Senior citizens are susceptible to falling. This risk is increased with an unknown loss of hearing. Senior citizen falls are responsible for numerous injuries and can lead to other medical problems down the road. Injuries such as bone breaks, hip fractures and even brain injuries can be the result of a fall.

Every 10dB of hearing loss increases the likelihood of falling by 1.4 times. Physicians routinely advise their older patients to exercise, have their vision checked, and monitor medications, but rarely request hearing tests above a simply screening.

Do you know someone that you continuously have to ask to turn down the TV or do you constantly have to repeat yourself? These are prime candidates for a hearing test.

Many studies have concluded that hearing loss leads to depression, dementia, reclusiveness, among others ailments. People who can’t hear well might not have a good awareness of their overall environment. They might not be able to hear a car or bicycle coming down the street as they try to cross.

The Journal of the American Medical Association states, “a possible casual pathway between hearing loss and falling are intriguing because hearing loss is highly prevalent but remains vastly under treated in older adults.”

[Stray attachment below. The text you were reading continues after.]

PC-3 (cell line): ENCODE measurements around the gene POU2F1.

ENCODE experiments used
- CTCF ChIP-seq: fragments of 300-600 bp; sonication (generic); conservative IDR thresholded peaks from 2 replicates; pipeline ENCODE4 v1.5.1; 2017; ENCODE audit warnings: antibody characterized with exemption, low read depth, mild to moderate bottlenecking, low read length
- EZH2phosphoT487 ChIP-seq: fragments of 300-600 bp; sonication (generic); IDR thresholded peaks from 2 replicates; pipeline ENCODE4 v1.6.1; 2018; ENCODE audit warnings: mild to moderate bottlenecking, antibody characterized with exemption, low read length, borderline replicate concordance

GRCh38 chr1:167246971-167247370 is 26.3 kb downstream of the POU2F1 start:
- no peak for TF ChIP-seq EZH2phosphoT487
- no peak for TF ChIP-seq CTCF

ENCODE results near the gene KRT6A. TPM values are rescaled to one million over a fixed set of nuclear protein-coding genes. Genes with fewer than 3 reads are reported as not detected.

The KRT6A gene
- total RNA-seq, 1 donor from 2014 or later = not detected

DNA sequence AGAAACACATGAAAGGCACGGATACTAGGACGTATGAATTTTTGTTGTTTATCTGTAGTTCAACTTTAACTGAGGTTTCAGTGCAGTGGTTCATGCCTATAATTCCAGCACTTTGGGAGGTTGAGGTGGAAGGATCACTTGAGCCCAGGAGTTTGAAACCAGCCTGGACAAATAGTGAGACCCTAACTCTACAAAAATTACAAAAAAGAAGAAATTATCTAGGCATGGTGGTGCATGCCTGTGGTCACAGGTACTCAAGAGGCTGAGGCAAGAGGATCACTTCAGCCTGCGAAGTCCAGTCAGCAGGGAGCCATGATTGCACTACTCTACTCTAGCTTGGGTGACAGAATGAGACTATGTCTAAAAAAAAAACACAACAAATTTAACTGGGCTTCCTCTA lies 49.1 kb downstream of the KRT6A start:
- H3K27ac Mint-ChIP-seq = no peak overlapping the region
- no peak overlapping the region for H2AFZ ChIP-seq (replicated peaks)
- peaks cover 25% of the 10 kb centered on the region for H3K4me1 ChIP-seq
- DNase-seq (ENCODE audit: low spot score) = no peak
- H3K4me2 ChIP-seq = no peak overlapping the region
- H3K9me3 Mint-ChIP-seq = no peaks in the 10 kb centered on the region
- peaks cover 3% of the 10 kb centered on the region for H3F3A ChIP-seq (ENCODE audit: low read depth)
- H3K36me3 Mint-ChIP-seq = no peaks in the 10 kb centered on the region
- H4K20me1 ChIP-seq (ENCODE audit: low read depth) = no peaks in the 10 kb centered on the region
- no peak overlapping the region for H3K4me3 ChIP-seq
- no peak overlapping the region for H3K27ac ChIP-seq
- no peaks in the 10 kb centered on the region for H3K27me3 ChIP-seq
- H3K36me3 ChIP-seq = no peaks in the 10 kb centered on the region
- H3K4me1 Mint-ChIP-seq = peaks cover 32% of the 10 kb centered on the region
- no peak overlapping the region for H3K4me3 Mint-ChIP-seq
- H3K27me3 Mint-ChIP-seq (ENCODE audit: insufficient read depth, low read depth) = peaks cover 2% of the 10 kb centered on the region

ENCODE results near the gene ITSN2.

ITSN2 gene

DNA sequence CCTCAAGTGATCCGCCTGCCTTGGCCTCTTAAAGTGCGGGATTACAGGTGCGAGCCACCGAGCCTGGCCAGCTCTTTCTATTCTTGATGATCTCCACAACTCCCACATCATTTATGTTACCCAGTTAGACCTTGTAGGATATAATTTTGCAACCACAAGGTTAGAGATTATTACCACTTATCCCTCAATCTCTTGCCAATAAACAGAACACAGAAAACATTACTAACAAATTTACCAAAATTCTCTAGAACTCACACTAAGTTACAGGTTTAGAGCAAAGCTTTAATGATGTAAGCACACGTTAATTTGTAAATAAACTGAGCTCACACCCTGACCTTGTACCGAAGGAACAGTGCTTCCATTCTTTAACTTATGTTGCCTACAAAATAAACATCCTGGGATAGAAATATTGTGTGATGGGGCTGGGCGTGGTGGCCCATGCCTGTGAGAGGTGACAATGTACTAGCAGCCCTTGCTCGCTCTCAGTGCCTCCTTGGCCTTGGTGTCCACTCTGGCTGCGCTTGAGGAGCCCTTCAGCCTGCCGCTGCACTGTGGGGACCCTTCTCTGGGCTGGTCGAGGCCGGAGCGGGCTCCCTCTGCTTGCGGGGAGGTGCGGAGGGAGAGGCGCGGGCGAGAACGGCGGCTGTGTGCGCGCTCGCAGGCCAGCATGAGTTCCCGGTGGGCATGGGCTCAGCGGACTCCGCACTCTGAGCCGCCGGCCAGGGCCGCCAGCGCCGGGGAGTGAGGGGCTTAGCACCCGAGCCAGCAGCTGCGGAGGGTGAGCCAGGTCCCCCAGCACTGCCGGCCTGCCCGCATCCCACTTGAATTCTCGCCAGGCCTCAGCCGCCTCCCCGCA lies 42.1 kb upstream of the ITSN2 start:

If a friend or family member suggests you should get a hearing test, they are not being critical or saying something is wrong with you, they are actually being a true friend.

If the brain is overwhelmed with demands, it is limited on balance. Dr. Frank Lin, at Johns Hopkins, and his colleague Dr. Luigi Ferrucci, of the National Institute on Aging, used data from National Health and Nutrition Examination Surveys and came up with the following conclusion.

“Gait and balance are things most people take for granted, but they are actually very cognitively demanding,” Lin says. “If hearing loss imposes a cognitive load, there may be fewer cognitive resources to help with maintaining balance and gait.”

In those with hearing loss, cognitive load increases and there is a direct correlation in falls. If you know someone that has taken a tumble lately, it may be due to a hearing issue.
If you would like to schedule a free hearing screening, a full evaluation, purchase hearing aids or noise reduction molds, would like to discuss the new technology, such as rechargeable units or Bluetooth capabilities, or just have a simple question, call Dr. Richards at 729-4086.

Dr. Cristin Richards is owner of Great Scott Audiology at 3 Horton Place in Topsham. For more information, visit greatscotttaudiology.com.